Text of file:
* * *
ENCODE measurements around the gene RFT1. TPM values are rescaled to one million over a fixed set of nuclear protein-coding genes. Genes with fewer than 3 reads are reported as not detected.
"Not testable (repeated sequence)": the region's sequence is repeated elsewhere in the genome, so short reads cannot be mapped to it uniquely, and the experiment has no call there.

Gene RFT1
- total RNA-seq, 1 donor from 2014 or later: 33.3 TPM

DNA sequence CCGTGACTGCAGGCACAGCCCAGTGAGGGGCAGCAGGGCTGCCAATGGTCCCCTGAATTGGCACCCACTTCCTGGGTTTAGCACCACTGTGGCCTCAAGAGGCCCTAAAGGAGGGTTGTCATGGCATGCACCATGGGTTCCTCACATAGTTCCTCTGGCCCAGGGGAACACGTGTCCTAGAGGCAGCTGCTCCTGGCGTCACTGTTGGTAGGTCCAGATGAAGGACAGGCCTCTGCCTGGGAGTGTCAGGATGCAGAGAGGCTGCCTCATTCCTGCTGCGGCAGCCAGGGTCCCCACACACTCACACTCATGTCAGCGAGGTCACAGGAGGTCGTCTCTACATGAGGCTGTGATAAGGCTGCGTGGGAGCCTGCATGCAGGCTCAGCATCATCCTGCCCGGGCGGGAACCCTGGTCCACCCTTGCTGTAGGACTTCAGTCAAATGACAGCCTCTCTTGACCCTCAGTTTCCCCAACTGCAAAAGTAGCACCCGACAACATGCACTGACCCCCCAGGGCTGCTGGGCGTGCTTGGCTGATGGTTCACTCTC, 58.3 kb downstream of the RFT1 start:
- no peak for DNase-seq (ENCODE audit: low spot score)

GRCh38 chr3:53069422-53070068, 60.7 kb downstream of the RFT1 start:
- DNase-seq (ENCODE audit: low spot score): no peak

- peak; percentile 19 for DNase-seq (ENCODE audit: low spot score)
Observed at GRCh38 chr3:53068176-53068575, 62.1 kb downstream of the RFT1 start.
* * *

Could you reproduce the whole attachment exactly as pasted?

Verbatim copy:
ENCODE measurements around the gene RFT1. TPM values are rescaled to one million over a fixed set of nuclear protein-coding genes. Genes with fewer than 3 reads are reported as not detected.
"Not testable (repeated sequence)": the region's sequence is repeated elsewhere in the genome, so short reads cannot be mapped to it uniquely, and the experiment has no call there.

Gene RFT1
- total RNA-seq, 1 donor from 2014 or later: 33.3 TPM

DNA sequence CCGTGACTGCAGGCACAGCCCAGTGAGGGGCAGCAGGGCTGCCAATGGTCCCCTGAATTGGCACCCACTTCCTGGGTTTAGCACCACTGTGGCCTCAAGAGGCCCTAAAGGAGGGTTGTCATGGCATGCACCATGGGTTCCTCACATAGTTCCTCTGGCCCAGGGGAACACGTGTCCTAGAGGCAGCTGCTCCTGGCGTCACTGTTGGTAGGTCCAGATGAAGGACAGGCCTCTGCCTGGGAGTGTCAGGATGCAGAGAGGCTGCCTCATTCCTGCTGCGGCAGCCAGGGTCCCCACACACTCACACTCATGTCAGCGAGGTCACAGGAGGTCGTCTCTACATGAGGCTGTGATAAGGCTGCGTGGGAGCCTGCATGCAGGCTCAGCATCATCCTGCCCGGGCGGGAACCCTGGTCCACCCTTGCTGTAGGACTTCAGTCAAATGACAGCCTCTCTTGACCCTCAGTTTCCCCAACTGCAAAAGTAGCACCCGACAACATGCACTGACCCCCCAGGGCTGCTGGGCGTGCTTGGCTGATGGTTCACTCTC, 58.3 kb downstream of the RFT1 start:
- no peak for DNase-seq (ENCODE audit: low spot score)

GRCh38 chr3:53069422-53070068, 60.7 kb downstream of the RFT1 start:
- DNase-seq (ENCODE audit: low spot score): no peak

- peak; percentile 19 for DNase-seq (ENCODE audit: low spot score)
Observed at GRCh38 chr3:53068176-53068575, 62.1 kb downstream of the RFT1 start.